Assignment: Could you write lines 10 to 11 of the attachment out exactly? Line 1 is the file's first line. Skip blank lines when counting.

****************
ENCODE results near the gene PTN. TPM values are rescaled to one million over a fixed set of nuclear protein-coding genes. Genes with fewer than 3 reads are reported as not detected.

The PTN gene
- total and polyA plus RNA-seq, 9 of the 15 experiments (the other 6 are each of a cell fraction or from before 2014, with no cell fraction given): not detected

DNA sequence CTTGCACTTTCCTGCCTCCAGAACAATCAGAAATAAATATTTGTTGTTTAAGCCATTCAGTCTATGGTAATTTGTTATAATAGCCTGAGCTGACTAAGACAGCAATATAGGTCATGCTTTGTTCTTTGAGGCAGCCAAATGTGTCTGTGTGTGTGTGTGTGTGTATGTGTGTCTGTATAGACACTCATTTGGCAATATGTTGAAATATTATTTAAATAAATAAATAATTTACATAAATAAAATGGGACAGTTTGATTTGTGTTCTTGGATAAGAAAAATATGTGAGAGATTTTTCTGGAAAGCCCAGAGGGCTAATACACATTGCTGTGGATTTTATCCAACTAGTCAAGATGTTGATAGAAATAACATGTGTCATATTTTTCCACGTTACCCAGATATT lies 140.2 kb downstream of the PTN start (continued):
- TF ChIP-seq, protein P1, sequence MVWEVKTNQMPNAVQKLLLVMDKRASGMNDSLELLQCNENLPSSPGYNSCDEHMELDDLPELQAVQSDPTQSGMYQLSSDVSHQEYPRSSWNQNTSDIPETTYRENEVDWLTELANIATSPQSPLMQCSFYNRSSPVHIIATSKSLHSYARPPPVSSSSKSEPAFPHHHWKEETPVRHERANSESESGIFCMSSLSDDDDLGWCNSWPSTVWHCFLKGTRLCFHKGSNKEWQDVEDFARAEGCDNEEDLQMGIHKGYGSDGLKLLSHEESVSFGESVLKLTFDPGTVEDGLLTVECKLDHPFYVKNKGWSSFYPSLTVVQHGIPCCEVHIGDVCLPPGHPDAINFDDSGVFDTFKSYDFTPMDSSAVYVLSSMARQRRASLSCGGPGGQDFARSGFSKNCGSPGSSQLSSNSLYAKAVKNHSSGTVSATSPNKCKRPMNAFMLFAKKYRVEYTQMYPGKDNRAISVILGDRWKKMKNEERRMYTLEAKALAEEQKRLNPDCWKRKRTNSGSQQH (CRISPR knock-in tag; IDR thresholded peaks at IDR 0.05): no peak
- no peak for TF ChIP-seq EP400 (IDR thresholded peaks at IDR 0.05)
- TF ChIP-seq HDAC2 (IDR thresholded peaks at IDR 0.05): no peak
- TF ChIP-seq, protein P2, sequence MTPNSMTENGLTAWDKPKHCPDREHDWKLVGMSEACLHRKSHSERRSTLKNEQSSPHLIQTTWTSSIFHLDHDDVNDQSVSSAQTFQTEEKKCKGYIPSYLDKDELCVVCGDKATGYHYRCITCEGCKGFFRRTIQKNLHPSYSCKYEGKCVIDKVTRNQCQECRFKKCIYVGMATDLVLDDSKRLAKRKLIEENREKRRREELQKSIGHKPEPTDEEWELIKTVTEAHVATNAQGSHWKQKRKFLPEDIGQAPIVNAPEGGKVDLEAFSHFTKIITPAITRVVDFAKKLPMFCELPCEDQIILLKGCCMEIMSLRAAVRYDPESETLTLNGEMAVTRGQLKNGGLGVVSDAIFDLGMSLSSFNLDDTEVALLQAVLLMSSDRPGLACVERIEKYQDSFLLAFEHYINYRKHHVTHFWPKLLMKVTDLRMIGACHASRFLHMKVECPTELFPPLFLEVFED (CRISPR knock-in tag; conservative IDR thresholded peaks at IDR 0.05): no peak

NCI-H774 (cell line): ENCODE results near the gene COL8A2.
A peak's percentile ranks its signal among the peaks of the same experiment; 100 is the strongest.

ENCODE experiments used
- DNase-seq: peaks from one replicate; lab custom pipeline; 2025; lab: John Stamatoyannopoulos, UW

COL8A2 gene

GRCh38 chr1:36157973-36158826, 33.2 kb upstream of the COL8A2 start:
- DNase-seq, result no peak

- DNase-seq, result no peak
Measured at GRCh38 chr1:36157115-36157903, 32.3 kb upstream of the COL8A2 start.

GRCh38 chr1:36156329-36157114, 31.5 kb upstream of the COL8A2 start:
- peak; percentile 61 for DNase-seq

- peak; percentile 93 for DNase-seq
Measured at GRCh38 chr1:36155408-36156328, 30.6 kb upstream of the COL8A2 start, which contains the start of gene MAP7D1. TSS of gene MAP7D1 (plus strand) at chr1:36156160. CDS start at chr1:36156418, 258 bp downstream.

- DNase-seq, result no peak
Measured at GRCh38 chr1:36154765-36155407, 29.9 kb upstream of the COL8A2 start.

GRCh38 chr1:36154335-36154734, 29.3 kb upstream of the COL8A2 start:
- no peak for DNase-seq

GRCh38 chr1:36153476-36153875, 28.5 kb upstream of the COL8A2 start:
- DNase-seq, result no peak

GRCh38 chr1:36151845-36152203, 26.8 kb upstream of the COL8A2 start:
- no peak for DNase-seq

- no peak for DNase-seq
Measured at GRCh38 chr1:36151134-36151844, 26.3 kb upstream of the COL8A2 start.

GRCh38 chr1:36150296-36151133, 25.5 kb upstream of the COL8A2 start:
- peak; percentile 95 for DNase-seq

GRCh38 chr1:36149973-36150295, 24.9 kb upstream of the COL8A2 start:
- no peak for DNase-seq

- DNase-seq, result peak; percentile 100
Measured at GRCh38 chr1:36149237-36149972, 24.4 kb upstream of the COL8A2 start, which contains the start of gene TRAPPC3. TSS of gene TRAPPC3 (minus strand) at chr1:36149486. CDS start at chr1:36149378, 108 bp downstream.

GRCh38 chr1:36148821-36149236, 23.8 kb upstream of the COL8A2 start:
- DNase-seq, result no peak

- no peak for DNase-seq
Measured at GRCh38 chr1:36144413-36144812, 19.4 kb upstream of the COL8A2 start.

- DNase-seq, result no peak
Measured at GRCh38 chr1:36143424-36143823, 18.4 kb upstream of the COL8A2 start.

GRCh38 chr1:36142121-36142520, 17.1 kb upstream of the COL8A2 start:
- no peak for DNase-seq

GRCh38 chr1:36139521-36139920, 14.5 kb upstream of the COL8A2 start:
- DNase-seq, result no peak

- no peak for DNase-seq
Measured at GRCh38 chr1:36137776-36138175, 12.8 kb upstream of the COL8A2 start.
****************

A peak's percentile ranks its signal among the peaks of the same experiment; 100 is the strongest.

ENCODE experiments used